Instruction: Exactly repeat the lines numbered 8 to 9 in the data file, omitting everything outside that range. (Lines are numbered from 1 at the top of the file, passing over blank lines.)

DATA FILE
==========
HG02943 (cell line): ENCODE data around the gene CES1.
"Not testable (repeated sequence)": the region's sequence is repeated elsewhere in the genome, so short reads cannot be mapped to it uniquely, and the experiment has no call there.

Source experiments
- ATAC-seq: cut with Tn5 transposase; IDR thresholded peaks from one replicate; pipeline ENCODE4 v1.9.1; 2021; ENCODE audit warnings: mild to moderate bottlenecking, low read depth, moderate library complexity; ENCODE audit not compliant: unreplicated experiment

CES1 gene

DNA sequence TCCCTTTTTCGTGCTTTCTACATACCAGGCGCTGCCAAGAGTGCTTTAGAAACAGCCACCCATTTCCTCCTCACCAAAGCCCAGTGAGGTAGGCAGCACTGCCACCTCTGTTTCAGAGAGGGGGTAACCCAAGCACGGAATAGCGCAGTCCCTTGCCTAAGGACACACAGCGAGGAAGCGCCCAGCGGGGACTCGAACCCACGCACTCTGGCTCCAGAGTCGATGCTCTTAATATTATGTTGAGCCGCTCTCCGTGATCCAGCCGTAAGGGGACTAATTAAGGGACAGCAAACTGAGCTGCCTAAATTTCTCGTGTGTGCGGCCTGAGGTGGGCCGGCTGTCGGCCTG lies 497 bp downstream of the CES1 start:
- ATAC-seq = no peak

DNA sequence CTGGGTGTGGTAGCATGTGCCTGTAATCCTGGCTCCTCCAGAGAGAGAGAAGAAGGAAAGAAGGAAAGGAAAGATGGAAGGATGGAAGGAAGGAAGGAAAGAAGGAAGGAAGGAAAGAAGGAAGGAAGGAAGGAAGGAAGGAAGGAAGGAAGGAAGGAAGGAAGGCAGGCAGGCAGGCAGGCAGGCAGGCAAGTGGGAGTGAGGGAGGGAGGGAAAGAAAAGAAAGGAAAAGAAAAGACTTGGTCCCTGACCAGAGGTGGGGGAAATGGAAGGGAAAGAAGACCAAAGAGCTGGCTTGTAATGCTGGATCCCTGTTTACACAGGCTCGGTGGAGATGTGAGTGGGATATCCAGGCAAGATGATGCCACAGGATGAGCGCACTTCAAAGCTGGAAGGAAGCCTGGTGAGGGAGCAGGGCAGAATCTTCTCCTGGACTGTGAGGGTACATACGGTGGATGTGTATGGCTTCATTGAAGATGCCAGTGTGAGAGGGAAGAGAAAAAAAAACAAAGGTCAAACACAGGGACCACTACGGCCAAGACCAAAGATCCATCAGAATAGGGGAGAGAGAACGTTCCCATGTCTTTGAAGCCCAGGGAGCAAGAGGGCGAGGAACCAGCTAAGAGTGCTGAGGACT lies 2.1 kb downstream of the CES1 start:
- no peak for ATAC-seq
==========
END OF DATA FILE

DNA sequence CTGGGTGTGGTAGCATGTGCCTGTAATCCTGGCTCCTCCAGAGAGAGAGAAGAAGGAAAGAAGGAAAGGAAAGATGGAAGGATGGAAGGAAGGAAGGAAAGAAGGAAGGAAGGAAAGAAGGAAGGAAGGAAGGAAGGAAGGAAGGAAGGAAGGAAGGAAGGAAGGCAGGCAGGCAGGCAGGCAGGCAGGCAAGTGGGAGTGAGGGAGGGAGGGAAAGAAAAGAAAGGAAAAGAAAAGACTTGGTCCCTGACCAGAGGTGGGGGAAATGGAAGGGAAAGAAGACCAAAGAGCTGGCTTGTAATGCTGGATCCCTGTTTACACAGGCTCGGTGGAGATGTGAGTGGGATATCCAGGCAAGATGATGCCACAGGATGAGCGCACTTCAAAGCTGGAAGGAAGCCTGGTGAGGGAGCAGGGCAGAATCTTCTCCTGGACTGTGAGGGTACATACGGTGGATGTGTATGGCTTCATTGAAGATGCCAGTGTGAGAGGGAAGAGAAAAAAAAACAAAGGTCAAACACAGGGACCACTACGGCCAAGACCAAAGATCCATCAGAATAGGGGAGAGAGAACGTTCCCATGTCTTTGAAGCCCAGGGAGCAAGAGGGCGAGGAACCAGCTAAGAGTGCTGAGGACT lies 2.1 kb downstream of the CES1 start:
- no peak for ATAC-seq